The ssh-keygen command generates .pub files which it describes as "public key files", but they are a totally different format to most "public key files" I've usually seen, which are in PEM format. The ssh-keygen-style files look like this:

ssh-rsa AAAAB3NzaC1... user@host

... whereas the PEM files look like this:


Are these two formats interchangeable, or are they performing a fundamentally different purpose? I came across this problem because I wanted to get the RSA2 key fingerprint of my PEM-encoded public key file, but the method usually suggested to do it (ssh-keygen -l) says that my PEM-encoded file "is not a public key file".

By the way, I'm aware of this answer, but it doesn't cover the .pub files generated by ssh-keygen.

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    Well, an SSH public key is not the same as a certificate in PEM format. Have you looked at this? serverfault.com/questions/114301/… – cjc Dec 28 '12 at 20:31
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    It is important to be particular here, that you are probably looking at OpenSSH, and not the less common SSH.COM, or other implementations. Standard PEM encoded public key is actually valid for some less common implementations. I know a VMS box I connect to requires a PEM file. – Zoredache Dec 28 '12 at 20:33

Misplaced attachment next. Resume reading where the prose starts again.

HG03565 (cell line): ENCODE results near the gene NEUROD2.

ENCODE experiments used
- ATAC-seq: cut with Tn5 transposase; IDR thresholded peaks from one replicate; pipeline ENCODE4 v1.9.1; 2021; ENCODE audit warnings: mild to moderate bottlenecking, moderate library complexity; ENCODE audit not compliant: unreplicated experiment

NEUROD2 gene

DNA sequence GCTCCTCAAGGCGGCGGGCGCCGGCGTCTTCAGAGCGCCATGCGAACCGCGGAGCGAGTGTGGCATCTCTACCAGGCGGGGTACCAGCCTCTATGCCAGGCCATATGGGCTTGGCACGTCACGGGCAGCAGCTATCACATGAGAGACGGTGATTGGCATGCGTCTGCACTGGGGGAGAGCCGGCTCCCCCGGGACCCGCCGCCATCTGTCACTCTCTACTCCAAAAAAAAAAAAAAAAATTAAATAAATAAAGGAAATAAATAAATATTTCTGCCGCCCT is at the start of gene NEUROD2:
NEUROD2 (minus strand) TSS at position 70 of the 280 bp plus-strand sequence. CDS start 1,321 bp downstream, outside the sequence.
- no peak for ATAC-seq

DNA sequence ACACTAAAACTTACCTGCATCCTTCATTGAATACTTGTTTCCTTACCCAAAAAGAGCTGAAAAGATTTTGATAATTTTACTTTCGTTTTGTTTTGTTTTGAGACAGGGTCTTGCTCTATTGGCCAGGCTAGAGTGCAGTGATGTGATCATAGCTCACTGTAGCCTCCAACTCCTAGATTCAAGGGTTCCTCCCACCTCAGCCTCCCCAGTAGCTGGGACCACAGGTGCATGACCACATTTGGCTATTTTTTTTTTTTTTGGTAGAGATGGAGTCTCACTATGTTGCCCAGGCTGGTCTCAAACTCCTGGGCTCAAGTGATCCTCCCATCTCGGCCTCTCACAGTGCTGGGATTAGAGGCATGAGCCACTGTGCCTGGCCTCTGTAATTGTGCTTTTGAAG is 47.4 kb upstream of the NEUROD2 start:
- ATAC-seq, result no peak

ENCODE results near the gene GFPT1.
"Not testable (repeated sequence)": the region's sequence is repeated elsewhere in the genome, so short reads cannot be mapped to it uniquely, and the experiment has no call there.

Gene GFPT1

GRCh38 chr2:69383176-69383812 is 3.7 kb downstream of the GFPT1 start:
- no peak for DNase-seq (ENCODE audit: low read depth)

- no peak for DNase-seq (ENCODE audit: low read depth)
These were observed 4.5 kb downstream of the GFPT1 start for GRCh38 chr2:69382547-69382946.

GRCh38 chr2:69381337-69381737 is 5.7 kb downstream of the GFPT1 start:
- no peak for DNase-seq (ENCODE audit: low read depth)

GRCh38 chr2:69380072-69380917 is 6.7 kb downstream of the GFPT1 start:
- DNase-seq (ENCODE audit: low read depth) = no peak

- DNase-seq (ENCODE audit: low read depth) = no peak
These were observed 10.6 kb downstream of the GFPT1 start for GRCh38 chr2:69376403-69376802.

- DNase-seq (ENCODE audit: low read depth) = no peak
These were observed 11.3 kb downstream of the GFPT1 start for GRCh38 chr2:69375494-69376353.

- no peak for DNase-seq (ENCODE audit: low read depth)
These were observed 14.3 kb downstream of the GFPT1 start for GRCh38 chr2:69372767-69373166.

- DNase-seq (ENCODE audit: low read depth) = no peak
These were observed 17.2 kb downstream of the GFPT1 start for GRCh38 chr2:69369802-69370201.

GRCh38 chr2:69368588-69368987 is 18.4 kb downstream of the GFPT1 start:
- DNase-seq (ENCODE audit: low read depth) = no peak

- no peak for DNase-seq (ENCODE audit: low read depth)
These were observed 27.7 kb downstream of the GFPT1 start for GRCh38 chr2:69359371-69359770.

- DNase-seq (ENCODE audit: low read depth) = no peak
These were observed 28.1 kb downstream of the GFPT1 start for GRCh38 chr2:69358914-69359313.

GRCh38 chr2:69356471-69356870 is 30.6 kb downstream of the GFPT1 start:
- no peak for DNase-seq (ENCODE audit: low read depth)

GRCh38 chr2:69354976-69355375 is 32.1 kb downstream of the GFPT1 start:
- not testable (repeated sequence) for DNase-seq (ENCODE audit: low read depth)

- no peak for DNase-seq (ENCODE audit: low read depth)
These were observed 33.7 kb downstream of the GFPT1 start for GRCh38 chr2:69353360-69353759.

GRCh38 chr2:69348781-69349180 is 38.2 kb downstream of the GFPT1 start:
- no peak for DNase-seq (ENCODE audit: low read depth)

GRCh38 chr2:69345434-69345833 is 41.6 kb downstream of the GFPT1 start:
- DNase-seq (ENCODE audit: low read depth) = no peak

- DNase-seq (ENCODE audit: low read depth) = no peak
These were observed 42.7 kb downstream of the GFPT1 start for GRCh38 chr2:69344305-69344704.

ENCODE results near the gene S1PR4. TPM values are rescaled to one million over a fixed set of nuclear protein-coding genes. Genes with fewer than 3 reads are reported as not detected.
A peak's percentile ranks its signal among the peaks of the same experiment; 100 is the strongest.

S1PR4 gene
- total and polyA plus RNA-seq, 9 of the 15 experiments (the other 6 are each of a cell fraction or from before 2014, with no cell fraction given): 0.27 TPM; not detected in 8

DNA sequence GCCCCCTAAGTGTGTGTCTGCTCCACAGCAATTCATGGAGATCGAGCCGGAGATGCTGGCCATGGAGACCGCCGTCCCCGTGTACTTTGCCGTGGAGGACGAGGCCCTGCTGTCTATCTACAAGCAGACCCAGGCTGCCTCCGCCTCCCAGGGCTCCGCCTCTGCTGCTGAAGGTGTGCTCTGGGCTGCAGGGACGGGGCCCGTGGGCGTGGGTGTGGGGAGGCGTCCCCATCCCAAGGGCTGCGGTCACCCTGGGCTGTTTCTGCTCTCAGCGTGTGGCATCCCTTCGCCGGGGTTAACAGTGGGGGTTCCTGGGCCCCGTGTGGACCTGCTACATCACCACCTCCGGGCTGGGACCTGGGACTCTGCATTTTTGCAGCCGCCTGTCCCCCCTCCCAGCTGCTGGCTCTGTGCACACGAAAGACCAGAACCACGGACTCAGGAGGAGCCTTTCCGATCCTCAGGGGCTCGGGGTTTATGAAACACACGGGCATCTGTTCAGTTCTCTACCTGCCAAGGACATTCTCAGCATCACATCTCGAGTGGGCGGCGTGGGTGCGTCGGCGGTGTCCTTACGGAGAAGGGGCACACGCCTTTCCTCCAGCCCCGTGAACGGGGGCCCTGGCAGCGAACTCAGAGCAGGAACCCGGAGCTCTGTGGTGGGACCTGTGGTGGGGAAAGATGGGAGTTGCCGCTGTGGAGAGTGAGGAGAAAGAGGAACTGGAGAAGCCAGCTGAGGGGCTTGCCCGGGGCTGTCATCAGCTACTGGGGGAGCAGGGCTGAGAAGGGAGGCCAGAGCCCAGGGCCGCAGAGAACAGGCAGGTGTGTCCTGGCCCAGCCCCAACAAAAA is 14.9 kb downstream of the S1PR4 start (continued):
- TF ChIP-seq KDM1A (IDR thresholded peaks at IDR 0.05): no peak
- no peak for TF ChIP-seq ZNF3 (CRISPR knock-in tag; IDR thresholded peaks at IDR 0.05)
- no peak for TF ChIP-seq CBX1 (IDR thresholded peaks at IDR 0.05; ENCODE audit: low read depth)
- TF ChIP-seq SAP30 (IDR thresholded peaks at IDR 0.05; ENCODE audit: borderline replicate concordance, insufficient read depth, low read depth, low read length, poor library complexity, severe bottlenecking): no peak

• @cjc, Right, it isn't a certificate, but it isn't also isn't even the same as what you get by running openssl rsa -in privatekey_rsa -pubout, which actually is a public key, and not a certificate. – Zoredache Dec 28 '12 at 20:42

OpenSSH key pairs are not PEM or any other x500 standard. New versions of OpenSSH can use X.509 PEM keys, but that's another ball of wax separate from ssh-keygen, and has to be configured explicitly. As best I know, no major implementation of SSH uses the exact same key formats as any other.

As Zoredache notes, if you're using something other than OpenSSH (deus iuvo vos), then it could be darn near anything.

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    Yes, indeed, I had confused SSH and SSL! My OpenSSH daemon was in fact using a .pub file on my server, at /etc/ssh/ssh_host_rsa_key.pub and was not using any of the SSL certificate authority architecture. When I ran ssh-keygen -l on that file, it gave me the server's RSA2 key fingerprint. – Jez Dec 28 '12 at 20:52

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